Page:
June 10 (Bloomberg) -- West Texas Intermediate crude slid from a two-week high after industrial production slowed in China, the world’s second-biggest oil-consuming country.
Prices fell 0.3 percent as Chinese output grew 9.2 percent in May, compared with 9.3 percent in April, the National Bureau of Statistics said yesterday. Futures, which gained 2.9 percent in the previous three sessions, also decreased as production resumed at the North Sea’s Buzzard oilfield. Gasoline demand was at a 12-year seasonal low, according to a U.S. report.
“The Chinese economic news is bearish,” said Michael Lynch, president of Strategic Energy & Economic Research in Winchester, Massachusetts. “With the run-up we had, people are just feeling that maybe it’s a little too much given the economic situation especially in China.”
WTI for July delivery slipped 26 cents to settle at $95.77 a barrel on the New York Mercantile Exchange. The volume of all futures traded was 6.5 percent below the 100-day average for the time of day at 3:44 p.m. Prices advanced $1.27 to $96.03 a barrel on June 7, the highest close since May 21.
Brent for July settlement dropped 61 cents, or 0.6 percent, to $103.95 a barrel on the London-based ICE Futures Europe exchange. Volume was 9 percent below the 100-day average for the time of day. Brent’s premium to WTI shrank 35 cents to $8.18, the narrowest level since May 21.
Chinese industrial output grew at a slower pace than the 9.4 percent median estimate in a Bloomberg survey of 39 economists.
China’s commercial crude inventories climbed to a three-month high of 28.68 million metric tons (210.2 million barrels) in April, according to Bloomberg calculations based on data released by the China Oil, Gas & Petrochemicals newsletter, published by the official Xinhua News Agency.
The country used 9.76 million barrels a day, or 11 percent, of the world’s oil in 2011, according to BP Plc’s Statistical Review of World Energy. That made China the second-biggest user of oil after the U.S.
The Buzzard field in the North Sea returned to approximately full pumping rates of about 208,000 barrels a day during the past two days after a halt June 6 because of an equipment failure, according to two people with knowledge of the matter who asked not to be identified.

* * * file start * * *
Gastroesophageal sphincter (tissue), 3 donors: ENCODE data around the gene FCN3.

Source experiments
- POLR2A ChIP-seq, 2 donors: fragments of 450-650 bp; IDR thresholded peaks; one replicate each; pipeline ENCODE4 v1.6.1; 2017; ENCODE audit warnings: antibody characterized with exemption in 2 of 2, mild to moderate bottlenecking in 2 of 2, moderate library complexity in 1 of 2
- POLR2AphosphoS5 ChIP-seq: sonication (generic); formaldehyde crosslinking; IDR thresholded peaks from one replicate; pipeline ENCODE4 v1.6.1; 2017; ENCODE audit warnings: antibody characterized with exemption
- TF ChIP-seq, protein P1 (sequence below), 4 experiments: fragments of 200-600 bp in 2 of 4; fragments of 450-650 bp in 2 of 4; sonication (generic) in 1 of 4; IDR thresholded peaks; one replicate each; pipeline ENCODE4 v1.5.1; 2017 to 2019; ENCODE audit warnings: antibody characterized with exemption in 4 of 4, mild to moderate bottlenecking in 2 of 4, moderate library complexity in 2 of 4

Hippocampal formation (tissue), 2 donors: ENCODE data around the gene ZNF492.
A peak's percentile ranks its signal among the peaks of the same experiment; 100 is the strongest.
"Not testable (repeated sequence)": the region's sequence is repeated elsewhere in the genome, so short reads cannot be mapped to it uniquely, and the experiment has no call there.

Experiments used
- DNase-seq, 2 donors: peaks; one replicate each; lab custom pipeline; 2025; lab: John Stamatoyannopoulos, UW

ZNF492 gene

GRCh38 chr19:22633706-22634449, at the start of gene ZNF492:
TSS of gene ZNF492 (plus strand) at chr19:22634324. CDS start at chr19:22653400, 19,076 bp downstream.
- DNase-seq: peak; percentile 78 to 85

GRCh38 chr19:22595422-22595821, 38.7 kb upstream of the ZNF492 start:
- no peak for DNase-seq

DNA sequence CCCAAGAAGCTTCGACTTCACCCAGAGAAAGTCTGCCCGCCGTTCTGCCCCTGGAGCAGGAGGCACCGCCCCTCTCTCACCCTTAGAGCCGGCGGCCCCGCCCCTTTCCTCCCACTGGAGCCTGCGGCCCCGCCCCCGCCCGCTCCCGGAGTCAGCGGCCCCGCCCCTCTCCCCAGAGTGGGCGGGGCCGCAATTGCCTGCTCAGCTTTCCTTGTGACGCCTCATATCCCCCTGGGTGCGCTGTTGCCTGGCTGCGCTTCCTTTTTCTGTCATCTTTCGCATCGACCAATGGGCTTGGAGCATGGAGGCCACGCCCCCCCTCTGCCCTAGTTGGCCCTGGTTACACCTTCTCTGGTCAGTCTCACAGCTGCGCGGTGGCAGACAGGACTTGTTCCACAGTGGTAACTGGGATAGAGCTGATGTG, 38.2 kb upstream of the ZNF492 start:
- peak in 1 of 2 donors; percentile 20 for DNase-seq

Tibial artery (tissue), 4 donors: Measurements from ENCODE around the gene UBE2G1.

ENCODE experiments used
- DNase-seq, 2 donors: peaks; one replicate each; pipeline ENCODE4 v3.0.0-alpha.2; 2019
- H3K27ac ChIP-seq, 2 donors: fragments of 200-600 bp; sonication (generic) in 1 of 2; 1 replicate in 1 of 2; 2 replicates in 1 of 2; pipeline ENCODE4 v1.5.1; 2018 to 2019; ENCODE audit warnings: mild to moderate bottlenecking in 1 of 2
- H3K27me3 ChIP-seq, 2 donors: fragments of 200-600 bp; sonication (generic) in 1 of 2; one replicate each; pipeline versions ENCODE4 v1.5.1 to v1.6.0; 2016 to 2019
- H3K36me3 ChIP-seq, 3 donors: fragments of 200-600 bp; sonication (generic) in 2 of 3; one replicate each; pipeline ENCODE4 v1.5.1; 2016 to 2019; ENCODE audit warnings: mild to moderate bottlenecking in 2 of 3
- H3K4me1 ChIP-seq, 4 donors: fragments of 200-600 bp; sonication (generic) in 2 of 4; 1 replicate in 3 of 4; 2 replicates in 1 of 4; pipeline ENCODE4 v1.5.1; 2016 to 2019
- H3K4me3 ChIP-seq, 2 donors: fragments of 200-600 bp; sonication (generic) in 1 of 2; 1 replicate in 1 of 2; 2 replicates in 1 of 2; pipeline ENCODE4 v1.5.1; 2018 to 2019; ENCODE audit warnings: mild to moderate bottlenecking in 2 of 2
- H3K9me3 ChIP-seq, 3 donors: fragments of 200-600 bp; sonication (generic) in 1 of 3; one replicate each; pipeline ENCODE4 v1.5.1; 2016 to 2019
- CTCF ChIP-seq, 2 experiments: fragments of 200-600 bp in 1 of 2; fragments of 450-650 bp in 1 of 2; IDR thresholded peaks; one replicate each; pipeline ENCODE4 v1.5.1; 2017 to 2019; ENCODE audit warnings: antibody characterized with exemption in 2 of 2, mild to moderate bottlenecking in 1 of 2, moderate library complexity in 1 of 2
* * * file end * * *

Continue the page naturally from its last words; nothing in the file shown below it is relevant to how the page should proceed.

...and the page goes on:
Buzzard is the largest contributor to the Forties crude grade, which sets the value of Dated Brent, the benchmark used to price more than half of the world’s crude.
“There are a lot of supplies out there, and demand is relatively subdued,” said Rich Ilczyszyn, chief market strategist and founder of commodities trading firm Iitrader.com in Chicago.
U.S. crude stockpiles reached an 82-year high of 397.6 million barrels in the week ended May 24 before dropping 1.6 percent the following week, according to the Energy Information Administration, the statistical arm of the Energy Department. Production climbed to 7.3 million, the highest level since April 1992. Output jumped 19 percent in 2012.
A combination of horizontal drilling and hydraulic fracturing, or fracking, has unlocked supplies trapped in shale formations in states including North Dakota, Oklahoma and Texas. The surge in output of oil and gas helped the U.S. meet 88 percent of its energy needs in February, the highest monthly level since April 1986, EIA data show.
Global resources of oil and gas from shale formations are greater than previously estimated as more nations join efforts to explore for deposits following a burst of production in the U.S., the EIA said in an assessment of worldwide shale resources, released today.
“This is not a bull market,” said Tim Evans, an energy analyst at Citi Futures Perspective in New York. “We need to see demand growth.”
Gasoline demand averaged 8.73 million a day in the four weeks ended May 31, the lowest level for this time of the year since 2001, EIA data showed.
Gasoline futures for July delivery declined 0.8 percent to settle at $2.8481 a gallon. Futures dropped amid speculation that Midwest supplies will increase as refineries return from maintenance and as BP Plc completes work on the largest crude unit at its Indiana refinery this month.
Oil also followed broad declines in commodities. The Standard & Poor’s GSCI Index of 24 commodities dropped 0.7 percent, down for the first time in six days.
Money managers, including hedge funds, commodity pools and commodity-trading advisers, cut bets on rising WTI prices in the seven days ended June 4, according to the U.S. Commodity Futures Trading Commission. Net-long positions dropped by 5,404 futures and options combined, or 2.5 percent, to 212,127, the CFTC said in its June 7 Commitments of Traders report.
Implied volatility for at-the-money WTI options expiring in August was 20.1 percent, compared with 20.9 percent on June 7, data compiled by Bloomberg showed.
Electronic trading volume on the Nymex was 490,101 contracts as of 3:44 p.m. It totaled 871,598 contracts June 7, 45 percent higher than three-month average. Open interest was a record 1.8 million contracts.
To contact the reporter on this story: Moming Zhou in New York at email@example.com
To contact the editor responsible for this story: Dan Stets at firstname.lastname@example.org